Category Archives: woodwork

Carved Wooden Vasilisa Dolls by Noreen Crone-Findlay

I have been carving wooden dolls non-stop for the past year.

I’ve been working on several series of dolls.

One of the series that has brought me great joy is my ‘Vasilisa Comfort Dolls’ group.

I call them this because of the Russian folktale, Vasilisa the Brave. Vasilisa’s mother knows that she is dying, so she makes her darling daughter a doll that embodies all the mother love in her heart.

The little doll acts as a guide and comfort for Vasilisa throughout the story.

My Vasilisa dolls are also an embodiment of love, and even though they look very simple, they are deeply heartfelt, contemplative, meditative and powerfully healing.

I have used all kinds of wood- some it is from old pianos that died and the wood was given to me, some of it is from trees that were pruned or felled because of old age, some is from old furniture or planks of upcycled wood in other forms. There is a very small amount of new bought wood, as I prefer to plant trees, rather than use them up. Upcycling soothes me.

I have separated the Vasilisa Dolls into different categories.

Many of them are meant to be held in the palm of your hand or carried in a pouch (carrying them in a pocket with coins, keys, pebbles etc is not recommended, but on their own in a pocket is fine).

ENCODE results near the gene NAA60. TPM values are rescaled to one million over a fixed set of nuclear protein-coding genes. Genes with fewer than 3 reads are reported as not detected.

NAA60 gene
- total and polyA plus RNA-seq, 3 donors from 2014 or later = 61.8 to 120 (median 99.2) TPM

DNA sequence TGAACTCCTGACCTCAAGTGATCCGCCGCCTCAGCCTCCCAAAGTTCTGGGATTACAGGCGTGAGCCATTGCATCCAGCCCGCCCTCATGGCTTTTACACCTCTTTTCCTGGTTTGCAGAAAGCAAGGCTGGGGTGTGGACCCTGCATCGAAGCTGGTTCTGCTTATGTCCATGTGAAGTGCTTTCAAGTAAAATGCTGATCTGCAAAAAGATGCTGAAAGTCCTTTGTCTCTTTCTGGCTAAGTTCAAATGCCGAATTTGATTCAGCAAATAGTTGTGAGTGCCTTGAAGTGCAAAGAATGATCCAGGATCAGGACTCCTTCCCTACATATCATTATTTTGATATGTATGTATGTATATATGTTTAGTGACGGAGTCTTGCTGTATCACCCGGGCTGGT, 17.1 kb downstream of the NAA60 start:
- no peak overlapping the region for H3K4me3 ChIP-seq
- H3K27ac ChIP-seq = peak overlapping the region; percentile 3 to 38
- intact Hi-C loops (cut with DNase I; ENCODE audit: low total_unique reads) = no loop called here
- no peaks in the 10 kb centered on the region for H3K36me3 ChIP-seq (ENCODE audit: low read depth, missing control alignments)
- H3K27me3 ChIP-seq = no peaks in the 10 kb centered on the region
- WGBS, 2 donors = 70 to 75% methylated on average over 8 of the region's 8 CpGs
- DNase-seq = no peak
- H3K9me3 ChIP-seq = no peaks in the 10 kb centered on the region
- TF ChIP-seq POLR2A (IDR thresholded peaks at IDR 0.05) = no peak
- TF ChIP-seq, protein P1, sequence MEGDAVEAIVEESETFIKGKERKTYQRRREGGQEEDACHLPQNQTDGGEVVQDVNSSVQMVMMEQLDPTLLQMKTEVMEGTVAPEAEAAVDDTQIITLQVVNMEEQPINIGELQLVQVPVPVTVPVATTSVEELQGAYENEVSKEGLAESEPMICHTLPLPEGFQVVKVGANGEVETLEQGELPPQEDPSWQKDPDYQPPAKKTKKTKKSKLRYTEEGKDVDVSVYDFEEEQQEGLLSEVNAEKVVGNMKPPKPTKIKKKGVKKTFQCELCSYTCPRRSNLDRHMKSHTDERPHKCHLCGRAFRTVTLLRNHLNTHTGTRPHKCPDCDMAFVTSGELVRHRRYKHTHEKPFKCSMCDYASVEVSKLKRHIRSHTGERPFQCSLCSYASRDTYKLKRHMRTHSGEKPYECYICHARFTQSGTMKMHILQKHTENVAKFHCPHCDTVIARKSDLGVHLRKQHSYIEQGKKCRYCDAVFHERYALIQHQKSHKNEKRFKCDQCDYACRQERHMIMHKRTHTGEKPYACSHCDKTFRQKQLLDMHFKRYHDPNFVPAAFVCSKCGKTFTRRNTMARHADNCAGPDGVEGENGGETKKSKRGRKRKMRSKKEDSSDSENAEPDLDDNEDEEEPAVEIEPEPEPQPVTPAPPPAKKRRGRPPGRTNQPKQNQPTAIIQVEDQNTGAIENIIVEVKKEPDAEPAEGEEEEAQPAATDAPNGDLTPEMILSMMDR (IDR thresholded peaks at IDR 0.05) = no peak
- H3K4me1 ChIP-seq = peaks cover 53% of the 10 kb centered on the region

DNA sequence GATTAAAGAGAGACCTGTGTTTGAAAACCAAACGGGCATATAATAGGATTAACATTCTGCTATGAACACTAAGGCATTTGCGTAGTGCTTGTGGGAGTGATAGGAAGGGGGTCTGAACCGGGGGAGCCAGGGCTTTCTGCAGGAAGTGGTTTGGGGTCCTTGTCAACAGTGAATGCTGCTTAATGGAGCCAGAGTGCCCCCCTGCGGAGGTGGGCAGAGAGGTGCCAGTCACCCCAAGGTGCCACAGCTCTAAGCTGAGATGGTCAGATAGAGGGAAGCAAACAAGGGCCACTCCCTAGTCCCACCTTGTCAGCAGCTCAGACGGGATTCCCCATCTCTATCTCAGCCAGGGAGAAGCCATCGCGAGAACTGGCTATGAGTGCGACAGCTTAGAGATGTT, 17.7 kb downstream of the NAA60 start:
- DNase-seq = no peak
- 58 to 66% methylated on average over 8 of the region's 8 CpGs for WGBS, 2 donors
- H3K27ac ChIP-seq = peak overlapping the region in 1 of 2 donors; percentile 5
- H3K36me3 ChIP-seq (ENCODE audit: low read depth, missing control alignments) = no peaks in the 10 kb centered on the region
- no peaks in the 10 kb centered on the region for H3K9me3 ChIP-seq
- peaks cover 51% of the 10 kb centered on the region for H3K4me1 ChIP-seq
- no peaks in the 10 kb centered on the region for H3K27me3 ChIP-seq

The Vasilisa dolls are all about 2 1/2 inches tall.
Just perfect to be embraced in your hand…. and held to your heart!

Here are the ‘Square Body’ Vasilisa’s dolls

Some of them have cords, because they are necklaces.

Some have dear little wooden legs that turn them into lucets, so they can make cords.

Some of them have brass nail antennae that also allow them to be used as lucets.

Some of them have lucet cord arms that allow them to hug your finger, thumb or house plant.

Here are the ‘Heart Shape’ body Vasilisa dolls:

Here are the Round Shape Body Vasilisa Dolls:

The group of Vasilisa dolls in the photo below all have pins on their backs so they can be worn as brooches.

The group in the next photo are necklaces and I realize that some of these should have been in the Goddess photo, too, but, you know… keeping everything straight…..

The group in the photo below are all Lucets (and I’ll send a pdf on how to use them as well as links to 8 video tutorials on lucet cord making with these Vasilisa dolls)

These are the Finger Hugging Vasilisa Dolls:

These Vasilisa dolls are based on Goddess energy and inspired by Goddess imagery:

The Vasilisa dolls are great for storytelling…..

I couldn’t resist making one little Vasilisa Snowlady 🙂

They are for sale and range in price from $25 to $95 +shipping, just send me a message or note.

Not all of them are still available.

I am quite emotional about posting them, as they have been such a source of healing for me through the pandemic…. I hope that you can feel all the love in them, too. ❤

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Filed under carved wooden dolls, carving wood, doll & dolls & dollmaking & doll making, Vasilisa dolls, wooden dolls, woodwork